When I ask what goes into the green salsa that’s served as a condiment for everything she sells at market and can be purchased separately in eight-ounce jars, Chole gestures toward the counter piled with tomatillos, and the tomatoes, onions and cilantro from the garden. “Everything you need is there,” she tells me. Recipes are nowhere to be found in this kitchen and Chole’s daughters have learned to cook the same way their mother first did in Mexico. “I watched,” she tells me. “That’s the culture. Nobody teaches you,” she says, handing baby Amelia to Teresa, who’s come into the kitchen.
“I do the chopping,” Teresa explains. “The tomatoes, the onions, whatever she needs.” Teresa also helps her mother set up on market days. Annie, meanwhile, makes tacos every week to sell at the Art House on Craftsbury Common. Chole’s oldest daughter also works in the kitchen at Sterling College, where she sometimes prepares the foods she learned from her mother. “Annie can make everything my mom makes,” Teresa says, placing Amelia into her high chair. “Only maybe not as good.”
“She’s always calling me,” Chole says of Annie, who sometimes needs guidance with a particular dish. Even Tomás, Chole’s oldest at 25, likes to cook. “He makes good guacamole,” his mother says.
Chole breaks a just-cooked golden gordita into tiny bits and begins to feed Amelia. “Esta niña,” she coos, “this little girl, she likes my gorditas.” When I ask about her own grandmother, still living in Mexico, she says, “There was always food in the pot, always cousins, always people coming by.” It’s different in the United States, of course, where busy work schedules aren’t conducive to the more drawn-out rituals around the table back home. Chole admits it was hard at first being the only one of her eight siblings in the States, while the cold weather in particular took time getting used to. But she’s grown to love Vermont and explains it’s not easy for her to leave the state now. “It feels like home,” she says.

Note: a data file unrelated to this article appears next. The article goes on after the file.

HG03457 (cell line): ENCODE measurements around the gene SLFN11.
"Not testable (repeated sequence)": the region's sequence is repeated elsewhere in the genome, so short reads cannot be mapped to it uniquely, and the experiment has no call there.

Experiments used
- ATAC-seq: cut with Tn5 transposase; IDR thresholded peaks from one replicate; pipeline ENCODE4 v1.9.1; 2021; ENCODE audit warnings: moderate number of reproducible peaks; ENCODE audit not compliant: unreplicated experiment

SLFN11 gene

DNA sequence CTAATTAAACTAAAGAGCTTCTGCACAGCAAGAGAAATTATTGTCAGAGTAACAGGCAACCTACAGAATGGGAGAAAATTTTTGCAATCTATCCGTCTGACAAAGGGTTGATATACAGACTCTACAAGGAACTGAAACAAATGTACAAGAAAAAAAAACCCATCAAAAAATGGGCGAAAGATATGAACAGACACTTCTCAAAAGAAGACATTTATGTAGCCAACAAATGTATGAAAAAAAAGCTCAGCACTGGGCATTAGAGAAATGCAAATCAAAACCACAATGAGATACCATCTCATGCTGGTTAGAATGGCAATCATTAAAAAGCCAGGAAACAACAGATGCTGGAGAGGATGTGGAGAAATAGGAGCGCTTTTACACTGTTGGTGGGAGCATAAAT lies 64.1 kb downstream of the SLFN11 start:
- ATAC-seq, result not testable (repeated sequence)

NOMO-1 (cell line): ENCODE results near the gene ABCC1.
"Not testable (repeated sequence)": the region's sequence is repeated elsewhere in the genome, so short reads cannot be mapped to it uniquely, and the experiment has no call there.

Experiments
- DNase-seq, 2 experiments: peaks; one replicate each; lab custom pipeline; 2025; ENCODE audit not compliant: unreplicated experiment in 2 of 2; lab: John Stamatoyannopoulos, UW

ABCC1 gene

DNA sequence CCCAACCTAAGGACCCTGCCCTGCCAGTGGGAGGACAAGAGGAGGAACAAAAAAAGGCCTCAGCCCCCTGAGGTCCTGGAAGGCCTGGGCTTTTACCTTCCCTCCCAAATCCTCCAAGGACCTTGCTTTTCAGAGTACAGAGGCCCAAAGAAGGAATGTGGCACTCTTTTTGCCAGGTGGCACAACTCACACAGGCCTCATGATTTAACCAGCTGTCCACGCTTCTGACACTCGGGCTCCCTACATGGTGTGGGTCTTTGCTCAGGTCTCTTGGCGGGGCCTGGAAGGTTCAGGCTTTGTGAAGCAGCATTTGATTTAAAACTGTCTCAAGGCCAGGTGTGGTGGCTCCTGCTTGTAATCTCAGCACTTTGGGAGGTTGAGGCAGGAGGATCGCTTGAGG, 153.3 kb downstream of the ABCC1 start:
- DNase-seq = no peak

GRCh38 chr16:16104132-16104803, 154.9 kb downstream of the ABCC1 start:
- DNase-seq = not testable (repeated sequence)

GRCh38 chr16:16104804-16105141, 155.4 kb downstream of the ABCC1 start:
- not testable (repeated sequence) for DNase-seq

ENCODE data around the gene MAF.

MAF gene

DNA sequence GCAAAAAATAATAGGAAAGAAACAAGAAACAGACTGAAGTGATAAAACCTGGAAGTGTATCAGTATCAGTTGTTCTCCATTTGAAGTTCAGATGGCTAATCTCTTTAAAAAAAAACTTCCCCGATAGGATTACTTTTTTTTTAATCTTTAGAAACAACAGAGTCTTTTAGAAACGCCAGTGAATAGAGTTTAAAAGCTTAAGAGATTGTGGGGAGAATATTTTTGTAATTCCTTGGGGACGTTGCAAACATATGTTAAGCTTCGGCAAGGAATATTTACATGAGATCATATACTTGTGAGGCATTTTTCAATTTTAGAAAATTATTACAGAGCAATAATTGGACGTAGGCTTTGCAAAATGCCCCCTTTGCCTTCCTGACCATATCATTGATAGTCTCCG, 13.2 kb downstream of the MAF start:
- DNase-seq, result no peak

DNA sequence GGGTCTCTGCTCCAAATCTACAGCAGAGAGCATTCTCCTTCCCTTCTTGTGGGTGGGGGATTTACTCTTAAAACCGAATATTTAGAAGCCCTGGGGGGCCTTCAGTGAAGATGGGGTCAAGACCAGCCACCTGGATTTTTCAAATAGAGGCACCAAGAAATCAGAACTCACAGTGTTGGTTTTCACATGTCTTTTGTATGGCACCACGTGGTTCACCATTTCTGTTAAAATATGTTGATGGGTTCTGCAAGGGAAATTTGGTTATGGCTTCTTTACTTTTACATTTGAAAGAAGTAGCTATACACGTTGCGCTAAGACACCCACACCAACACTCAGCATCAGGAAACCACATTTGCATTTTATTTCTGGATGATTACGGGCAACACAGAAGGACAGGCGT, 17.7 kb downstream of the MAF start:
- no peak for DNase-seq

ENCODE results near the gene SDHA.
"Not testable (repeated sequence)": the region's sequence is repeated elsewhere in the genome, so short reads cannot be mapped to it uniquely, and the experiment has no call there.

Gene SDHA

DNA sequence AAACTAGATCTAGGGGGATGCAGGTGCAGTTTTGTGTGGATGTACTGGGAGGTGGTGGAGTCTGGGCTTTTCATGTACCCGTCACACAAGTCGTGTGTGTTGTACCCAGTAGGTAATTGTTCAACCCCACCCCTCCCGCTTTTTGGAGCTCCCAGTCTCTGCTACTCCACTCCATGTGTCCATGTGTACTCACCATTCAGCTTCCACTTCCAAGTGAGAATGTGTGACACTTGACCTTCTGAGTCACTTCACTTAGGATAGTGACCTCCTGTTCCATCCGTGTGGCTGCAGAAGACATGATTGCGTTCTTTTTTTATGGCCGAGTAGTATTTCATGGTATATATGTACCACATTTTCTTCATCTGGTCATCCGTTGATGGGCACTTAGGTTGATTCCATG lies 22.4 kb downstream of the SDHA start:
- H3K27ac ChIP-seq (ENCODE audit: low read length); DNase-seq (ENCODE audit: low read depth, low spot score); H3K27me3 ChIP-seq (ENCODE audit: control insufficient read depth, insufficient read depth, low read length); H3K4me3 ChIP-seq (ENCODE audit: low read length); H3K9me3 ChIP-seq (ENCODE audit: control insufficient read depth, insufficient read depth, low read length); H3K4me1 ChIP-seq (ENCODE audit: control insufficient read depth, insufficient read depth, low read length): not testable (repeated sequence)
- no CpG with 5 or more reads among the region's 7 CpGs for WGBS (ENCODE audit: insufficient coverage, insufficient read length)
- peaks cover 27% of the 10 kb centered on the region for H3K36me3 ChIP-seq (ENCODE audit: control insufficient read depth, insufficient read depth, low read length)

Indeed, we could almost be somewhere other than Vermont, surrounded by the Mexican pottery adorning the walls; the sweet, earthy smell of ground corn filling the kitchen; and three generations of females presiding over the cooking, chopping and, in little Amelia’s case, eagerly stuffing bits of warm gordita shell into her mouth. Chole says her children have learned to value the same things her parents imparted to her growing up—in particular, the honesty and hospitality of the people.
“You always offer something,” she explains, when someone comes to the house. “In Mexico, we always had tortillas.” Likewise, in her Craftsbury kitchen, there’s a stack by the stove, next to the plate of gordita shells, bowls of chopped cabbage and cilantro and a pile of freshly picked mushrooms—shaggy manes her husband, Ray, collected from the yard. These will be sautéed and served with the gorditas or put on pizza that will be made later.
And when the family can eat no more and the guests have been fed? Chole brings her food to the area’s immigrant farm workers, men and women from places like Mexico and Guatemala. They buy her market leftovers, if any, on Fridays and Saturdays. But sometimes, Chole says, “I make them a meal, just because.” She tells them, “You are in America; you have to eat a lot.”